# PDE Solving in mathematica

I'd like to ask how I might go about solving this equation:

# $$\frac{\partial Ci}{\partial t} + \frac{1}{r^2}\frac{\partial (r^2 Ci)}{\partial r} = D\frac{1}{r^2}\frac{\partial}{\partial r}(r^2\frac{\partial Ci}{\partial r})$$

as suggested a simplification

# $$\frac{\partial Ci}{\partial t} + \frac{1}{r}2Ci +\frac{1}{r^2}\frac{\partial Ci}{\partial r} = D(\frac{2}{r}\frac{\partial Ci}{\partial r} +\frac{\partial^2 Ci}{\partial r^2})$$

$$r = 0, t = 0 \rightarrow Ci = 0$$
$$r = 1, t = 0 \rightarrow Ci = 0$$

I am fairly new to Mathematica and I don't really know how to go about this; I've also tried the steps outlined in this post here but while I understood what to do I get recursion limit reached errors (using the code provided).

Could you please help me out on how to solve this equation?

a partial and first attempt on solving this taking in account the notes of the posted link is the following:

Clear[y];
f1[r_ /; r > 0] := 1;
f1[r_ /; r == 0] := 2;
f2[r_ /; r > 0] := 1/r^2;
f2[r_ /; r == 0] := 0;
f3[r_ /; r > 0] := 1/r;
f3[r_ /; r == 0] := 0;

eqns = {
Derivative[0, 0, 1][y][t, r, z] +
f3[r]*2*y[t, r, z] +
f2*Derivative[0, 1, 0][y][t, r, z] -
2*f3[r]*Derivative[0, 1, 0][y][t, r, z] -
Derivative[0, 2, 0][y][t, r, z] == Derivative[1, 0, 0][y][t, r, z],
y[t, 0, z] == 0,
y[t, r, 0] == 0,
Derivative[0, 1, 0][y][t, 0, z] == 0,
Derivative[0, 0, 1][y][t, r, 0] == 0,
y[0, r, z] == (1 - r^2)*(1 - z^2)}

$RecursionLimit = 1536 y[t_, r_, z_] = y[t, r, z] /. First[NDSolve[eqns, y[t, r, z], {t, 0, 1}, {r, 0, 1}, {z, 0, 1}, Method -> {"MethodOfLines", Method -> "StiffnessSwitching", "DifferentiateBoundaryConditions" -> {True, "ScaleFactor" -> 1}}]];  This gives me a lot of errors but the first one is the following: • You do not provide any code. Commented Oct 18, 2013 at 21:16 • I said that I tried the code (tailored for my equation) that was supplied in the post I linked, do you need a more? Commented Oct 18, 2013 at 21:23 • Yes, at least the equation. Commented Oct 18, 2013 at 21:34 • Well, I have a problem with that I don't know how to type in the second partial; that is I don' know how to write the$\frac{\partial r^2Ci}{\partial r}$. This has both r and Ci inside which I don't how to type them. Commented Oct 18, 2013 at 22:05 • You mean D[ r^2 Ci[r,t], r] ? (I suppose Ci is a function of r and t). By the way, Ci and D are not the best names for variables in Mathematica. I'd switch to lowercase if I were you. At least for D. Commented Oct 18, 2013 at 22:47 ## 1 Answer Here is a solution using the method of characteristics. But the conditions as given above will cause a problem at$r=0$. There is no Cauchy data to use. So I kept the solution in terms of the constants of integrations. Let$u\left( t,r\right) be the solution \begin{align*} \frac{\partial u}{\partial t}+\frac{1}{r^{2}}\frac{\partial\left( r^{2}u\right) }{\partial r} & =D\frac{1}{r^{2}}\frac{\partial\left( r^{2}u\right) }{\partial r}\\ \frac{\partial u}{\partial t}+\frac{1}{r^{2}}\left( 2ru+r^{2}\frac{\partial u}{\partial r}\right) & =D\frac{1}{r^{2}}\left( 2ru+r^{2}\frac{\partial u}{\partial r}\right) \\ \frac{\partial u}{\partial t}+\left( 2\frac{u}{r}+\frac{\partial u}{\partial r}\right) & =D\left( 2\frac{u}{r}+\frac{\partial u}{\partial r}\right) \\ \frac{\partial u}{\partial t}+\frac{\partial u}{\partial r}\left( 1-D\right) & =-2\frac{u}{r}\left( 1-D\right) \end{align*} Let1-D=k, hence \begin{align*} \frac{\partial u}{\partial t}+k\frac{\partial u}{\partial r} & =-2k\frac {u}{r}\\ \frac{1}{k}\frac{\partial u}{\partial t}+\frac{\partial u}{\partial r} & =-2\frac{u}{r} \end{align*} To find the solution using the characteristics method, we write the above in the standard form $$\frac{dt}{k^{-1}}=\frac{dr}{1}=\frac{du}{-2\frac{u}{r}}%$$ Hencedt=\frac{dr}{k}$or$t=\frac{r}{k}+r_{0}$or $$r_{0}=t-\frac{r}{k}$$ Also,$\frac{du}{-2\frac{u}{r}}=dt$or$\frac{du}{u}=-\frac{2}{r}dt$, hence$\ln u=-\frac{2}{r}t+c_{2}$, or$u=Ae^{-\frac{2t}{r}}$. At$t=0$, to satisfy initial conditions at$r_{0}$, then$u\left( 0,r_{0}\right) =f\left( r_{0}\right) =A$. So the solution is $$u\left( t,r\right) =A\left( t-\frac{r}{k}\right) e^{-\frac{2kt}{r}}%$$ Mathematica gives this btw:  ClearAll[u, r, t, k]; ode = D[u[r, t], t] + k D[u[r, t], r] + 2 k u[r, t]/r sol = u[r, t] /. First@DSolve[ode == 0, u[r, t], {r, t}]  Again, I think the initial conditions given are not correct. for more information. • Thanks for the reply @Nasser; if that is the case then you can assume since we cannot solve for all$D$that$D$is$\frac{1}{2}$for that$k=\frac{1}{2}$. That way I get an answer but I don't think it is a correct one. Also the limits can be$0 \rightarrow 1$and if I do (sol /. {r -> 1, t -> 1}) == 0 I get an answer but that is a differential equation as well. Commented Oct 19, 2013 at 1:16 • This is a first order linear PDE, but it is inhomogeneous PDE. But you can still solve it analytically using separation of variables. You need to use eigenfunction expansion method. Commented Oct 19, 2013 at 1:23 • can you give me an example? The post I read had a similar equation for solving but I can't figure how to adapt my code to that code. Commented Oct 19, 2013 at 1:32 • @jtimz You can actually use the method of characteristics also to solve it? start by writing$\frac{dt}{1}=\frac{dr}{k}=\frac{du}{-2k\frac{u}{r}}$and then$\frac{dr}{dt}=k$or$r=tk+c_{1}$or$r-tk=c_{1}$and$\frac{du}{dt}=-2k\frac{u}{r}$or$\frac{du}{u}=-2\frac{k}{r}dt$, hence$\ln u=-2\frac{k}{r}t+c_{2}$, hence$u=c_{2}e^{-2\frac{k}{r}t}$So the the solution is function$f\left( r-tk,ue^{2\frac{k}{r}t}\right)\$. I just forgot more of the details now. Need to look it more...separation of variables will also work.... Commented Oct 19, 2013 at 2:13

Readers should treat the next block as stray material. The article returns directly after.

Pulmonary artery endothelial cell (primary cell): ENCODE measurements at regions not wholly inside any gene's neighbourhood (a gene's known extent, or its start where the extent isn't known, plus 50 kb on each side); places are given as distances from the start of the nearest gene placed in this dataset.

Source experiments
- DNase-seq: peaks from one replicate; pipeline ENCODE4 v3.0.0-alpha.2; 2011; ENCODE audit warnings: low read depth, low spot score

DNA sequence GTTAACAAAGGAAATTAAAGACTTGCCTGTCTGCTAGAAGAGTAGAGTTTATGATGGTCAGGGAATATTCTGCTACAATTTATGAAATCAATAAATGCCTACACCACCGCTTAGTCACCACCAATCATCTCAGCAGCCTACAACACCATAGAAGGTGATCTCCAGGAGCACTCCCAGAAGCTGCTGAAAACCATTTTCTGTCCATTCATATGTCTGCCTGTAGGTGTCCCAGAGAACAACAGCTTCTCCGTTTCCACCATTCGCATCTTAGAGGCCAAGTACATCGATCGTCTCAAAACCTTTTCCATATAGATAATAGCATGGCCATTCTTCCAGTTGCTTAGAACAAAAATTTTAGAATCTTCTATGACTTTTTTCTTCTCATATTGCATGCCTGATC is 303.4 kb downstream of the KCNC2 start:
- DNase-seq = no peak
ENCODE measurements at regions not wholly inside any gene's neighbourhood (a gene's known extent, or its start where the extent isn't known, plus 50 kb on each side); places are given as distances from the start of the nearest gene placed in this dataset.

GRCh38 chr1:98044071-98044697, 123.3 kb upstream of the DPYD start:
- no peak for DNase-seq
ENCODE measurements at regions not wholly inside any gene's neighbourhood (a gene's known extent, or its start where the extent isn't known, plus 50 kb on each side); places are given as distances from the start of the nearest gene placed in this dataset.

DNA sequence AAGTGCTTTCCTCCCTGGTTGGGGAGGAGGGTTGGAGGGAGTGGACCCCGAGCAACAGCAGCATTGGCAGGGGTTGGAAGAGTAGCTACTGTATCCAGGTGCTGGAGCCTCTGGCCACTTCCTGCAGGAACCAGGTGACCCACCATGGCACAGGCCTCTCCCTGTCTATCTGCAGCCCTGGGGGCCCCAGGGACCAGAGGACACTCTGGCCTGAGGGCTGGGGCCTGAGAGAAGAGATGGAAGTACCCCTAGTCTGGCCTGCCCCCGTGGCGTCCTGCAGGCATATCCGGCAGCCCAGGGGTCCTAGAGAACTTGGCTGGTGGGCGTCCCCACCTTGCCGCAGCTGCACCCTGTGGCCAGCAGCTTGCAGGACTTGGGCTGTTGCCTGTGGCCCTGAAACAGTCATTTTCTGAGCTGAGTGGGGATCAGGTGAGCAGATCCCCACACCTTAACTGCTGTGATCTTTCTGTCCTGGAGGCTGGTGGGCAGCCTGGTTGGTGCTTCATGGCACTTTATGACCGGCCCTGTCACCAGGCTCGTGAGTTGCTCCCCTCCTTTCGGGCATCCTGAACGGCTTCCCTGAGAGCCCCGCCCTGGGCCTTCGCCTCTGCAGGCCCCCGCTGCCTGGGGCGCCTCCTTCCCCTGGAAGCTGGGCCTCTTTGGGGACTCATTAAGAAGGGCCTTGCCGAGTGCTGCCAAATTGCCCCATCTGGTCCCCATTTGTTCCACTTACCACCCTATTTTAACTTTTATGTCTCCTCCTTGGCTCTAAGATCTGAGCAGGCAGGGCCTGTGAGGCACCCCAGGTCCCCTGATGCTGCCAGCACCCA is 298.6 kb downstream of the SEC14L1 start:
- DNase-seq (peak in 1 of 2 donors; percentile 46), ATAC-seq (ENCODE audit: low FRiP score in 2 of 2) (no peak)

• thanks will look it a bit more and will let you know! Thanks a ton! Commented Oct 19, 2013 at 2:27